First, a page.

Conceived as being part of the Social Security umbrella providing health care for older (65+) Americans, Medicare also is available for people with certain chronic serious health problems that are not of the requisite age. Of the 60 million Americans that qualify for Medicare, about 8 million are less than 65 years old. Medicaid is a Federal program administered in conjunction with the individual States that provides health care and insurance to Americans that could not otherwise afford health insurance, a whopping 74 million Americans as of 2017! The 2 health programs combined cost American taxpayers about $1.35 TRILLION dollars per year.
Equal Employment Opportunity Commission, 1964
Established as part of the 1964 Civil Rights Act, the EEOC is an outgrowth of the ongoing Civil Rights Movement that largely targeted the end of discrimination against African Americans, although all minority Americans are covered by the CRA and the EEOC. The annual budget is in the area of $400 million, and protected groups now include gender identity and sexual orientation issues, older persons, and persons with disabilities as well as ethnic and religious groups. Even genetic information used for discriminatory purposes can be addressed by the EEOC.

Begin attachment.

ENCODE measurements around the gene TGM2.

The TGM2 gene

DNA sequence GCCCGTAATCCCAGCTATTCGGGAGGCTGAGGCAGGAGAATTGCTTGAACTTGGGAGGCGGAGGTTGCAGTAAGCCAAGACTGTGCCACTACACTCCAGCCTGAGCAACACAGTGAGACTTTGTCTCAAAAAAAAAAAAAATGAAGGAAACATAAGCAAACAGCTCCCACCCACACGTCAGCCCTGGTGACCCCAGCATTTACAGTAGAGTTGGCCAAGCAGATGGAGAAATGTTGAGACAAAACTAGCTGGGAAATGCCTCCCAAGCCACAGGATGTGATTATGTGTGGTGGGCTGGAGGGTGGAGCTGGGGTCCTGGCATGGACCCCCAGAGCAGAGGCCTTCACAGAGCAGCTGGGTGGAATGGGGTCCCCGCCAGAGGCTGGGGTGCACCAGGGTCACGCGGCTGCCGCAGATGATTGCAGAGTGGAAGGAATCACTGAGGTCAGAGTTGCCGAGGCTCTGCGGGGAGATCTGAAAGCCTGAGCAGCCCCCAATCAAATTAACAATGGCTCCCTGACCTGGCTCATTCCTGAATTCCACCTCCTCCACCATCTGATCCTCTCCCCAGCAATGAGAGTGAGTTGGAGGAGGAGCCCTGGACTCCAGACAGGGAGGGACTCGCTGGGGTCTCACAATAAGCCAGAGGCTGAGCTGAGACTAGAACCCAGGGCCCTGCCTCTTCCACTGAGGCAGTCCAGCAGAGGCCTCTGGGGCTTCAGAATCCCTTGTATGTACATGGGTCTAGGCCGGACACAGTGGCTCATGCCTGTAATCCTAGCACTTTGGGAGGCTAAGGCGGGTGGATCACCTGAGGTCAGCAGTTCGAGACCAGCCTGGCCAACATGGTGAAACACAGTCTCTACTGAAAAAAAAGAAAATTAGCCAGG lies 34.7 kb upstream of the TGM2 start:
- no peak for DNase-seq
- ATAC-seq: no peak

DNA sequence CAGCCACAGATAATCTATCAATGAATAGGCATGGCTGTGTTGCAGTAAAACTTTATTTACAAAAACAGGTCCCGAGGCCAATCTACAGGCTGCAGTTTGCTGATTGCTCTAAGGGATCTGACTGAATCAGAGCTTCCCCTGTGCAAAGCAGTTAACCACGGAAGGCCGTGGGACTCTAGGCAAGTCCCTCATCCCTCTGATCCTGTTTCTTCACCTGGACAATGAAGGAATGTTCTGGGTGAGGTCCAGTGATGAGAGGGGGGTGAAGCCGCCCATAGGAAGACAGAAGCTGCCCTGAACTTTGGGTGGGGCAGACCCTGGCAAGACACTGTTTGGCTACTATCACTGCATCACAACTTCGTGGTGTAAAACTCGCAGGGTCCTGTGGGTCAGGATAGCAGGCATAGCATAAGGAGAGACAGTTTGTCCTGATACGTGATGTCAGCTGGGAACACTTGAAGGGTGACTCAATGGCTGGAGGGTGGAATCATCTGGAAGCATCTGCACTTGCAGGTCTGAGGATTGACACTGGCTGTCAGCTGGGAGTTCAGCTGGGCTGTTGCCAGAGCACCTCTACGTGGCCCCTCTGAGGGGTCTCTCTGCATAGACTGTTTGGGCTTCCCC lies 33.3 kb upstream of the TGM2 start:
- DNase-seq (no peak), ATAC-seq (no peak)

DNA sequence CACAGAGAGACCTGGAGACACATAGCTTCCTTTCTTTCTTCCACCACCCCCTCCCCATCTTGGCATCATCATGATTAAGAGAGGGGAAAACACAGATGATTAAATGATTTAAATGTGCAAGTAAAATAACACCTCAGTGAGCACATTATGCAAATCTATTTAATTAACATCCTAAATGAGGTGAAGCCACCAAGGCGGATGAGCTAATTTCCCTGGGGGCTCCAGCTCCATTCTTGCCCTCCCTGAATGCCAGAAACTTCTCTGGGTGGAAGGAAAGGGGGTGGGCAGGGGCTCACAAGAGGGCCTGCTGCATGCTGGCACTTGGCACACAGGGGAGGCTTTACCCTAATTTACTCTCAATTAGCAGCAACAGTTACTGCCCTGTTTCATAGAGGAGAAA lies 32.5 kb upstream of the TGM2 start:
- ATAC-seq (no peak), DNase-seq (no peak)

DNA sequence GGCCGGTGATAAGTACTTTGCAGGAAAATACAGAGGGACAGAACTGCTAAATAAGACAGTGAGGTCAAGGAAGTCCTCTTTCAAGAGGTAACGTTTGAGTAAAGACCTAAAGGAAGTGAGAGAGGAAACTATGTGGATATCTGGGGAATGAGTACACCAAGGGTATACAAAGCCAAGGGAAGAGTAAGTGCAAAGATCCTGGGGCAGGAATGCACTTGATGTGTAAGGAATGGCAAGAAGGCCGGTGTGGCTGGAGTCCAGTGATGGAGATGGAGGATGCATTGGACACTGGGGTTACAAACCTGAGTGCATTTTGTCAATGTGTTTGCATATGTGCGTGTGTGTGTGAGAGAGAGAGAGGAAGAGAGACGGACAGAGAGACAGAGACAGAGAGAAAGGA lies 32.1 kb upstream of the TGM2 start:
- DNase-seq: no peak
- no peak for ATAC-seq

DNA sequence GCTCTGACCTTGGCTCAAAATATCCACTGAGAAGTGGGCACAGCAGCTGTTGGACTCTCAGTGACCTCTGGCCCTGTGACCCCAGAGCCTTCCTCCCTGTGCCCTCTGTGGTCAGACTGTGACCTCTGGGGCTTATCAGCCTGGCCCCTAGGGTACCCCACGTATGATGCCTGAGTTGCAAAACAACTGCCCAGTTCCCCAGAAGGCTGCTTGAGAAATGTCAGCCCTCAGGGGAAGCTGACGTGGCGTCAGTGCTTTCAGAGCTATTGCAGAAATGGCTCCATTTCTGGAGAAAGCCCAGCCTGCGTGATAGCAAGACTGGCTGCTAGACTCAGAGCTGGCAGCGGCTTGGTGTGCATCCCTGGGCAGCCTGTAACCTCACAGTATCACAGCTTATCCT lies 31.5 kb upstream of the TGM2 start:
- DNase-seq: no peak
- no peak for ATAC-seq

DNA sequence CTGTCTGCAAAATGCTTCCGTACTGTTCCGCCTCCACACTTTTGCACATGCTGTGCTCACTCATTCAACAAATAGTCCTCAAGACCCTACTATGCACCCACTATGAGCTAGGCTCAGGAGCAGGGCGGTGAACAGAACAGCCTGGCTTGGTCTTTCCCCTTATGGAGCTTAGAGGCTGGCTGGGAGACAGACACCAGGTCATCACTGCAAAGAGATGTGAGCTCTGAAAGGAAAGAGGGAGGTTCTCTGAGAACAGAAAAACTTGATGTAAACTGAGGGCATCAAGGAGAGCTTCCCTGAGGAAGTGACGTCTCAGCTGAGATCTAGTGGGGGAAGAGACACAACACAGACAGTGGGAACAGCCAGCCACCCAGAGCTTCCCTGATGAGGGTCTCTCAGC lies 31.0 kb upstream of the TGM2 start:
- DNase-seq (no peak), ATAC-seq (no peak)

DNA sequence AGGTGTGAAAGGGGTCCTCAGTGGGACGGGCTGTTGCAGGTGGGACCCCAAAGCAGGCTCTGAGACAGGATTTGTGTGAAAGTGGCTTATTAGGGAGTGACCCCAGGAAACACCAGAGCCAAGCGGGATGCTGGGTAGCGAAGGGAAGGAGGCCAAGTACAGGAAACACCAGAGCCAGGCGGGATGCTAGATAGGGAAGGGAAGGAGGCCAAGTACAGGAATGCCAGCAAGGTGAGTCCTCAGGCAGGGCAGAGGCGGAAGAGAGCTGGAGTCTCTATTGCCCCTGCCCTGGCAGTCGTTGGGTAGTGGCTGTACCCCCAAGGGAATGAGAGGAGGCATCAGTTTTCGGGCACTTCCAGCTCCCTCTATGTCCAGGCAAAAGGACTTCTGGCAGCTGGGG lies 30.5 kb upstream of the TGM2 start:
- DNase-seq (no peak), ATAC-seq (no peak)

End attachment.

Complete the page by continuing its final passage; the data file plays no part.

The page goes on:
Environmental Protection Agency, 1970
Ushered into being by a Republican President (Nixon), the EPA has been a target of Republican administrations and legislators ever since. By 1970, Americans had finally become aware of the ruinous practices inflicted on the air, land and water of the Earth and the terrible consequences for the health and well being of people, animals and plants. The constant battle between doing what is good for the environment at what cost to the economy is a controversial and delicate balance, a constant source of political and social contention. If you were not alive back in the 1960’s, you cannot imagine how foul the air around large cities was! Clouds of smoke and smog blanketed the sky, rivers caught on fire and Bad Things were happening. We still harm our environment greatly every day, but at least the EPA is looking out for the Earth. If nothing else, just getting rid of Lead in gasoline has been a tremendous boost to our health. (Leaded gasoline was totally phased out of American markets by 1996, though the introduction of catalytic converters to cars in 1975 required cars so equipped to use unleaded gas only.)